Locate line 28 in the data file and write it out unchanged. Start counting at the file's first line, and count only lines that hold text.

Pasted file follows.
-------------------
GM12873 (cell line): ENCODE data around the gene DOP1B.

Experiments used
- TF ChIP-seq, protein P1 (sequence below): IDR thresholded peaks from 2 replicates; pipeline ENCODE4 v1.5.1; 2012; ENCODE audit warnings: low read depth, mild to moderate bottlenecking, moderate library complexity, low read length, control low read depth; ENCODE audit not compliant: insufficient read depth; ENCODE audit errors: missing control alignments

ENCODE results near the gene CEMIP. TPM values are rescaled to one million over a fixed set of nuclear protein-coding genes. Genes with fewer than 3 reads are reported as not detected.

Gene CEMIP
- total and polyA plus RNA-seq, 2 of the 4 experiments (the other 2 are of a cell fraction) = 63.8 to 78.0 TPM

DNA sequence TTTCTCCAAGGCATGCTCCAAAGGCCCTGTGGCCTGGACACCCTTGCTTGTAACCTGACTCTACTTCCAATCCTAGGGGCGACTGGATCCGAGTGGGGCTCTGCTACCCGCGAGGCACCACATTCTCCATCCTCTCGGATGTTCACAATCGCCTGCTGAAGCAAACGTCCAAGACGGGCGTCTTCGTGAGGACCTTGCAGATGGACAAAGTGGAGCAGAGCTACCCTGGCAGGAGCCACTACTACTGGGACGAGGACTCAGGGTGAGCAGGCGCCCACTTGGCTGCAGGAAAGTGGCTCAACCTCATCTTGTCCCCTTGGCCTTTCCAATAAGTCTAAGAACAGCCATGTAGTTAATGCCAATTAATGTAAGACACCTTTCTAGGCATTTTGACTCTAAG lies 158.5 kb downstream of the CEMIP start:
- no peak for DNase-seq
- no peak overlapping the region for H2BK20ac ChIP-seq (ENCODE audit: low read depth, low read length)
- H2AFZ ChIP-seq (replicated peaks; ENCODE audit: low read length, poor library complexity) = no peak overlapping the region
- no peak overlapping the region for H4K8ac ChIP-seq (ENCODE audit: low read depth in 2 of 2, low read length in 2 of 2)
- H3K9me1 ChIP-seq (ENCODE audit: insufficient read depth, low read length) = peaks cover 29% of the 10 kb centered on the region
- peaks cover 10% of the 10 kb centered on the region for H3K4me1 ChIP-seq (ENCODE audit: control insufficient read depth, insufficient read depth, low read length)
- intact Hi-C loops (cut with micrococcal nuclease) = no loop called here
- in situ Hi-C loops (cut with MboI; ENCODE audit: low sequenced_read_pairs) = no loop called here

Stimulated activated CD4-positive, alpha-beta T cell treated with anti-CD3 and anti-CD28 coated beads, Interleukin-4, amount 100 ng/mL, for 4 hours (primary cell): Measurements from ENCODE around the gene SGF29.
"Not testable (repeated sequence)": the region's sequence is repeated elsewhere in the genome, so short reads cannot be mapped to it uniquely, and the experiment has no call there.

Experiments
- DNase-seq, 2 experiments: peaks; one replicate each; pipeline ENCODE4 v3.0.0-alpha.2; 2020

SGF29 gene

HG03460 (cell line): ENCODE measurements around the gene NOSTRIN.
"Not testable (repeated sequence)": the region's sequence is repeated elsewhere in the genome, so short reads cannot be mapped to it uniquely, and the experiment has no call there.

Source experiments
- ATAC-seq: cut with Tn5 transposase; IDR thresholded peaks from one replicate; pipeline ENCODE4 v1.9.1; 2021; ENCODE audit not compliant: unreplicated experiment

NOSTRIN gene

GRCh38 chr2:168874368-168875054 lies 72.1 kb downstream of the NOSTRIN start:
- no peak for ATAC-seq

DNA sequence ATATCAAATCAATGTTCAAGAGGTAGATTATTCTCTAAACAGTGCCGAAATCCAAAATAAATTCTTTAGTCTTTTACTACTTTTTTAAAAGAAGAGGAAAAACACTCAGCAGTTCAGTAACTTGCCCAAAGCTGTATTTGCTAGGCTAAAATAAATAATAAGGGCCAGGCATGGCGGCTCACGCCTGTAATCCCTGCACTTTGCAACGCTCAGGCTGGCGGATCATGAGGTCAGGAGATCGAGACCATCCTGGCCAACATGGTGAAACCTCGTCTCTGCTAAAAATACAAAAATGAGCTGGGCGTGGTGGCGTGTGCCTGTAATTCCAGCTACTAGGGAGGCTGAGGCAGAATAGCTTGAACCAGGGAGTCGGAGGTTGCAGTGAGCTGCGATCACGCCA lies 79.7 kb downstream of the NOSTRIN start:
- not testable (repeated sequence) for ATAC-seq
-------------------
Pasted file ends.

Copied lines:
DNA sequence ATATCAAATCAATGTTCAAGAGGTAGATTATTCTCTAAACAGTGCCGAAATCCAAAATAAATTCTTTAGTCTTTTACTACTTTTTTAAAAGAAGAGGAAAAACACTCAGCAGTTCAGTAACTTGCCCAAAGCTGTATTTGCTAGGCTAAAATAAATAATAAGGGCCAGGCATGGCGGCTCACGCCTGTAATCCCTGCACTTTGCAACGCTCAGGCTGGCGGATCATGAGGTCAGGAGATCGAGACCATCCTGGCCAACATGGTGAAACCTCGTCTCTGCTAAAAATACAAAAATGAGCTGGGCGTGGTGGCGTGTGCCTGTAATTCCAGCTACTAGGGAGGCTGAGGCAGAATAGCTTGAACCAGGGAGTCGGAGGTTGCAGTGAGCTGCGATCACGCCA lies 79.7 kb downstream of the NOSTRIN start: